What else did I do today? Finished grading, helped a couple students with work they owed, contacted a few parents, had lunch and did some planning with Mrs. T, got a visit from an alum, updated the bulletin board…

First semester is over. Long live second semester.


Day Eighty-Four

I didn’t sleep well last night because there was a storm, and I don’t think anyone else did either, so it was kind of a cranky day. Mrs. T did bring in maple bacon brownies, though. That was amazing, and I was glad I had prep Block 1 to have a brownie, get myself sorted, and tinker with next week’s lessons a bit.

Both my World classes got off to rocky starts- randomly hyper students in the first one, unprepared students in the second (which prompted a bit of a lecture)- but they got better. We finished Shake Hands With the Devil, and then I took questions. There were lots, and even some students who don’t typically ask questions put their hands up, which was really cool. 

I have a general rule that signing out during a discussion is a no-no unless it’s an emergency; the discussions are where a lot of learning happens, it’s rude to walk out while someone’s talking, and there will always be time for signing out afterwards when we shift to independent work. I had a student keep trying to buck the rule- like I said earlier, cranky day- and I wasn’t having it. In the past, this would have derailed the whole class, but not today. The other students wanted to engage in conversation about Rwanda, and Dallaire’s soldiers, and the aftermath of the genocide. 

Did some of them do it just to annoy this one who wanted us to stop talking? Probably. 

Did they ask questions that deepened their understanding of the subject? Sure did.

You can judge if the ends justify the means there.

One of our alumns came by during Block 5 to visit me, Mrs. T, and Mr. F, so we sat, ate more brownies, and had a good chat. We all knew she’d do well in college, but it was awesome to hear it from her. She was on the track team, too, so she came with me to practice to say hello to The Head Coach, and we discovered another alumn there, as well! Mini-reunion!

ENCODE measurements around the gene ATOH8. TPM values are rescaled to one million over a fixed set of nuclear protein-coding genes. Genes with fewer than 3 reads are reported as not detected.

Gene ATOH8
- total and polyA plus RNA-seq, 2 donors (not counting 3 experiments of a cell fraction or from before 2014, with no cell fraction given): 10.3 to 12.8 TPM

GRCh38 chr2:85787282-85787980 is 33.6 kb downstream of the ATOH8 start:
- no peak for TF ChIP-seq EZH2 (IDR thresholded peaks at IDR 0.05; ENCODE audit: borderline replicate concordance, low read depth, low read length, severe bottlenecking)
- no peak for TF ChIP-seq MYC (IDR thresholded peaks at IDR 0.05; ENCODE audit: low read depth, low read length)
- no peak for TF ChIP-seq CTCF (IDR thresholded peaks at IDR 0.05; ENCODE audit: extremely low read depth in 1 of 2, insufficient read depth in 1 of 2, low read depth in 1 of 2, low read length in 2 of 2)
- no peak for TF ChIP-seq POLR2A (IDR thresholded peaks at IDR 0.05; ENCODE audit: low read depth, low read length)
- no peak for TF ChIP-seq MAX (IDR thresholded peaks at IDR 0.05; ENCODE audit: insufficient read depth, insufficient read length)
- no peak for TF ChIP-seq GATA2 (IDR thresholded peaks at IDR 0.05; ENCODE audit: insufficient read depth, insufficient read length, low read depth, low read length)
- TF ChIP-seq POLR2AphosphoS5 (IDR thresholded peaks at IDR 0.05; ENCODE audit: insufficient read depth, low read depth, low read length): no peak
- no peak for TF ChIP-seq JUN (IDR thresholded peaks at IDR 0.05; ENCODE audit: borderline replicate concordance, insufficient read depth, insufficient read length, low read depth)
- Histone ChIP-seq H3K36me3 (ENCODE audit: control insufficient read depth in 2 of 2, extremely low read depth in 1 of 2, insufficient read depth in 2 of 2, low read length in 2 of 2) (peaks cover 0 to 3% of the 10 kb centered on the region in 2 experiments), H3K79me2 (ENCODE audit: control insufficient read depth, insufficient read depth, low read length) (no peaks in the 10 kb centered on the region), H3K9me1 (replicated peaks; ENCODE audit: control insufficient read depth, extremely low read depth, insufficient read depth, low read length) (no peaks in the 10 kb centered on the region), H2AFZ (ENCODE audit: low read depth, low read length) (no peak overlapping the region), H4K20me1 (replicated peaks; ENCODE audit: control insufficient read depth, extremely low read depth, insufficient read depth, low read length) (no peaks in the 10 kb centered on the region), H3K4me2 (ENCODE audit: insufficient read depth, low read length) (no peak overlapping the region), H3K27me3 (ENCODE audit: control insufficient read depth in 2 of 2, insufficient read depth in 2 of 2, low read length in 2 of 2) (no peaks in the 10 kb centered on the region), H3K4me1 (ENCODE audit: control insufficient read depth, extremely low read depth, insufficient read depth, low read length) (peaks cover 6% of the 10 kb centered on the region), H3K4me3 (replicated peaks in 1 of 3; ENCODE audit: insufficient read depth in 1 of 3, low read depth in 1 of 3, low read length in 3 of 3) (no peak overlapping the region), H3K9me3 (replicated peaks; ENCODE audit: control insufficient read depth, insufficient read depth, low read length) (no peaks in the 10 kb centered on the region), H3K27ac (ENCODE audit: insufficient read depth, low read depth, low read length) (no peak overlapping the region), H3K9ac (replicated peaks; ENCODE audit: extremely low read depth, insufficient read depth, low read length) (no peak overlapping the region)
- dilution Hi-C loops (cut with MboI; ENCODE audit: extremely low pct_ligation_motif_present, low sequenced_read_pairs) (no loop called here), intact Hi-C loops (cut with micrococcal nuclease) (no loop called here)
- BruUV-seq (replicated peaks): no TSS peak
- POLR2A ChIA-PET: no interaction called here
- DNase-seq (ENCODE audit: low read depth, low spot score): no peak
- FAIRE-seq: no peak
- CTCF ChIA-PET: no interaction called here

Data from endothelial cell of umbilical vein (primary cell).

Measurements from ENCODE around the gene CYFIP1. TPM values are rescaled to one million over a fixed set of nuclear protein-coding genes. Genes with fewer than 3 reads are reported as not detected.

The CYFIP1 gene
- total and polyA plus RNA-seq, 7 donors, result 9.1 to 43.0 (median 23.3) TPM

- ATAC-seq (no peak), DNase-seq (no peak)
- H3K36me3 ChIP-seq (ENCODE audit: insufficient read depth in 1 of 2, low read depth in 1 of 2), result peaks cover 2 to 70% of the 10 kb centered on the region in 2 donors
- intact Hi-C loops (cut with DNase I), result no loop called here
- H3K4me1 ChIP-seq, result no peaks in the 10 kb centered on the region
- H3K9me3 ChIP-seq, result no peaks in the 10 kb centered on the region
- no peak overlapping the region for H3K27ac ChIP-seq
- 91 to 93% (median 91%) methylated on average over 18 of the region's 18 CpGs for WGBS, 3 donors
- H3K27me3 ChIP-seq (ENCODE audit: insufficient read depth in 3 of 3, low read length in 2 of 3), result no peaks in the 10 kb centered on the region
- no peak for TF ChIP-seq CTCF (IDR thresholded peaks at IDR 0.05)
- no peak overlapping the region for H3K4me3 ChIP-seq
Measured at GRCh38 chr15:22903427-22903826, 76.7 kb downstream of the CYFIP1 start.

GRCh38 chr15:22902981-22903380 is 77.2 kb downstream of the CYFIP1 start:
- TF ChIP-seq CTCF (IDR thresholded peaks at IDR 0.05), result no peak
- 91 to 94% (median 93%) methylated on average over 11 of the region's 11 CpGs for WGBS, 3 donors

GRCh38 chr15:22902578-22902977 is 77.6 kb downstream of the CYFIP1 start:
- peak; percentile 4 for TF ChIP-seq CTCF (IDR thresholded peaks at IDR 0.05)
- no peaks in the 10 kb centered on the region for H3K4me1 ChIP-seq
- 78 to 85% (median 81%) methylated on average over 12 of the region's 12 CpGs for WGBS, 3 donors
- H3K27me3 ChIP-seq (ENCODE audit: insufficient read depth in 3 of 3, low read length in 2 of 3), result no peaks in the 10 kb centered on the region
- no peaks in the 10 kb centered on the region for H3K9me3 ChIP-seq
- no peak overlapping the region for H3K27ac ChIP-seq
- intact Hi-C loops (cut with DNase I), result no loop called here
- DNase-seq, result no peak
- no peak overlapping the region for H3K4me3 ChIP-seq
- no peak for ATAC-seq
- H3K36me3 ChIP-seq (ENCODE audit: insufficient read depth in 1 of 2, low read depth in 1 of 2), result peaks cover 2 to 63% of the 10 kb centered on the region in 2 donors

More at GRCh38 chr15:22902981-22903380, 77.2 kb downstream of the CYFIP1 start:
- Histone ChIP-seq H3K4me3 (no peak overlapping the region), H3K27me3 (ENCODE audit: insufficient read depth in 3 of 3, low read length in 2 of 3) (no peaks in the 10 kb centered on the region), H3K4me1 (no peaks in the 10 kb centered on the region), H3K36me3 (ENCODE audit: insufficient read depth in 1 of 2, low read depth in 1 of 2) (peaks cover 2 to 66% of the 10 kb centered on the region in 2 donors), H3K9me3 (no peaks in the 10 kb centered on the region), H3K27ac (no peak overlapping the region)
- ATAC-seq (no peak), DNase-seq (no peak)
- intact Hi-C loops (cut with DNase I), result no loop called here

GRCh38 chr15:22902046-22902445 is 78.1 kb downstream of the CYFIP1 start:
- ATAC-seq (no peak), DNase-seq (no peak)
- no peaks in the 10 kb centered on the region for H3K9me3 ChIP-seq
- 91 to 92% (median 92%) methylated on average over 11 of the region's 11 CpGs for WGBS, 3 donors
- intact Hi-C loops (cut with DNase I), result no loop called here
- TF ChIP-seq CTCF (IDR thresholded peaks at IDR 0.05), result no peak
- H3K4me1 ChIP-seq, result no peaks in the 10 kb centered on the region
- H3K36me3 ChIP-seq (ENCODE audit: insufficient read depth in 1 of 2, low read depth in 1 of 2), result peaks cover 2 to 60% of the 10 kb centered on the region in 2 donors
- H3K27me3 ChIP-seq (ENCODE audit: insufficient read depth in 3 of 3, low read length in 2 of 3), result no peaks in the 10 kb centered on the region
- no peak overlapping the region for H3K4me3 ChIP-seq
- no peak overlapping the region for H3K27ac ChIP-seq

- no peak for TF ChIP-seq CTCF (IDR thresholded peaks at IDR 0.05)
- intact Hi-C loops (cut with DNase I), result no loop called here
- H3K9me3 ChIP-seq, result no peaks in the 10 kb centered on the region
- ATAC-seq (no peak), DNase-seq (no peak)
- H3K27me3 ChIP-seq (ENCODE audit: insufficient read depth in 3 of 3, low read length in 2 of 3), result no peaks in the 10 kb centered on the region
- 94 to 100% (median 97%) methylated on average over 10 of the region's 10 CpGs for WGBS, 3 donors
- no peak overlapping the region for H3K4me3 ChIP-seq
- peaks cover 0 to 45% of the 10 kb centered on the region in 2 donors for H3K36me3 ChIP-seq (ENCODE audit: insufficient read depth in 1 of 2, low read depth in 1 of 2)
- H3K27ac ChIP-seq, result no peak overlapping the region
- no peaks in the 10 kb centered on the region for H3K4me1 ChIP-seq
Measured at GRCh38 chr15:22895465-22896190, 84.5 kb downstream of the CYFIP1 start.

Bonus Day

The track team had another early meet today. We’re coming off of a long week, and a 6:30AM bus ride didn’t do anyone any favors, so my sprinters’ 55m times were a bit slow. But they rallied for the 300m and the relays. The girls 4×400 and boys 4×200 ran massive PRs. I got a nice compliment from another coach on the boys’ passes, which made my day. Longtime readers will know how much pride I take in being able to train sprinters to do blind relay passes. It’s always nice when it’s recognized.

This relay team has a shot at a top six finish at States, which is exciting because it’s a young team. Also fun: the team directly ahead of mine in the rankings is from the school my friend the priest graduated from; there will be some good-natured trash talking after mass for the next couple weeks!

Day Eighty

I heard couple of my athletes saying how upsetting it is to only hear bad news about our school right now because so many good things happen here, and, ugh…


Morale is taking such a hit, and I don’t know what to do except keep on keeping on. 

So that’s what I’m doing.

It was the last day of project presentations in World, and we’ve arrived in history at the early 1990s. I taught about the wars in Somalia and Rwanda, and I’ll be teaching about the Rwandan Genocide in detail next week. Somalia and Rwanda loom over modern policymaking, and it’s important to explain why, so it’s in their minds when we start discussing current events in the following classes. 

I like these lessons because they tend to be really powerful; they’re hard, given the subject matter, but everything resonates. When seniors tell me what they most remember from ninth grade, these lessons are usually on their lists. 

Working on making all of my teaching that good…

Day Seventy-Eight

And we’re back!

I spent my prep time rewriting my next few APUSGOV lessons so I can spend more time discussing the shutdown and other current events. I didn’t finish before the bell, so that’s also how I spent almost every other spare minute I had, including lunch time. I actually ate lunch around 2:15. That was in between a 504 meeting and track practice.

In World, we picked up right where we left off: project presentations, reading and annotation, chatting about modern African history… I also left some time to discuss midterm exams, which are coming up in a couple weeks. Ninth graders always have lots of questions because it’s a new thing for them, so I wanted to make sure they could get answers.

Unfortunately, I also had to leave time for them to process the fact that a few of our teachers did not come back from the break. There are various reasons why, and obviously I didn’t discuss those; I just let the kids talk about how they were feeling.

At practice, it was baton drills, stairs, and a few visits from alumni who are on break. 

Full speed ahead!